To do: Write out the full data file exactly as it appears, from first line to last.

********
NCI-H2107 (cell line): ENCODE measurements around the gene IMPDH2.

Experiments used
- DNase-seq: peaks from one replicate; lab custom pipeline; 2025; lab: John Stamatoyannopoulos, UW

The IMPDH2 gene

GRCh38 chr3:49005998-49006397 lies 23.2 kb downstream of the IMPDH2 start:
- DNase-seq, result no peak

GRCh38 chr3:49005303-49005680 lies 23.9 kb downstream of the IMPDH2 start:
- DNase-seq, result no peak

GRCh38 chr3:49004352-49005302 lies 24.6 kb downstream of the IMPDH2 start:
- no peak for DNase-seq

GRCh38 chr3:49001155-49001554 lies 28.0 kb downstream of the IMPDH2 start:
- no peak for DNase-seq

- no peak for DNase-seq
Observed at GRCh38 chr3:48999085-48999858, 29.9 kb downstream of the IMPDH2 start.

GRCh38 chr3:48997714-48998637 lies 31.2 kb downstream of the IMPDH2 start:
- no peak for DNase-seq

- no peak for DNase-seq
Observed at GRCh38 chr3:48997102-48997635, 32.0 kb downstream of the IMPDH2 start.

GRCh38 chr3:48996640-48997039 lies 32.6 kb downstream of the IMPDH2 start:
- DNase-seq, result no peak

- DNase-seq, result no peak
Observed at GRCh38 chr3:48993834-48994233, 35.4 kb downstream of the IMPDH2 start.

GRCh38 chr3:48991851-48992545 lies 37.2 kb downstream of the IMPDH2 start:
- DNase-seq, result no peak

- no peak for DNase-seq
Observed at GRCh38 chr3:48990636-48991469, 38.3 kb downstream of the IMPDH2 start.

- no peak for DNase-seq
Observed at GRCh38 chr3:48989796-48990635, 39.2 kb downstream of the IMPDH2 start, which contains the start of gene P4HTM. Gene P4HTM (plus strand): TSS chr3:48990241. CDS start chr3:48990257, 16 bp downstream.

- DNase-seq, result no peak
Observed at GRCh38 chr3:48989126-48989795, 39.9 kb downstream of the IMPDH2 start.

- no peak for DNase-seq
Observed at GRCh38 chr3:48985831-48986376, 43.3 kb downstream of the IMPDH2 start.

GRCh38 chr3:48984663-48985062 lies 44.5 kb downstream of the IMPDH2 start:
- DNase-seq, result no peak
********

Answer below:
NCI-H2107 (cell line): ENCODE measurements around the gene IMPDH2.

Experiments used
- DNase-seq: peaks from one replicate; lab custom pipeline; 2025; lab: John Stamatoyannopoulos, UW

The IMPDH2 gene

GRCh38 chr3:49005998-49006397 lies 23.2 kb downstream of the IMPDH2 start:
- DNase-seq, result no peak

GRCh38 chr3:49005303-49005680 lies 23.9 kb downstream of the IMPDH2 start:
- DNase-seq, result no peak

GRCh38 chr3:49004352-49005302 lies 24.6 kb downstream of the IMPDH2 start:
- no peak for DNase-seq

GRCh38 chr3:49001155-49001554 lies 28.0 kb downstream of the IMPDH2 start:
- no peak for DNase-seq

- no peak for DNase-seq
Observed at GRCh38 chr3:48999085-48999858, 29.9 kb downstream of the IMPDH2 start.

GRCh38 chr3:48997714-48998637 lies 31.2 kb downstream of the IMPDH2 start:
- no peak for DNase-seq

- no peak for DNase-seq
Observed at GRCh38 chr3:48997102-48997635, 32.0 kb downstream of the IMPDH2 start.

GRCh38 chr3:48996640-48997039 lies 32.6 kb downstream of the IMPDH2 start:
- DNase-seq, result no peak

- DNase-seq, result no peak
Observed at GRCh38 chr3:48993834-48994233, 35.4 kb downstream of the IMPDH2 start.

GRCh38 chr3:48991851-48992545 lies 37.2 kb downstream of the IMPDH2 start:
- DNase-seq, result no peak

- no peak for DNase-seq
Observed at GRCh38 chr3:48990636-48991469, 38.3 kb downstream of the IMPDH2 start.

- no peak for DNase-seq
Observed at GRCh38 chr3:48989796-48990635, 39.2 kb downstream of the IMPDH2 start, which contains the start of gene P4HTM. Gene P4HTM (plus strand): TSS chr3:48990241. CDS start chr3:48990257, 16 bp downstream.

- DNase-seq, result no peak
Observed at GRCh38 chr3:48989126-48989795, 39.9 kb downstream of the IMPDH2 start.

- no peak for DNase-seq
Observed at GRCh38 chr3:48985831-48986376, 43.3 kb downstream of the IMPDH2 start.

GRCh38 chr3:48984663-48985062 lies 44.5 kb downstream of the IMPDH2 start:
- DNase-seq, result no peak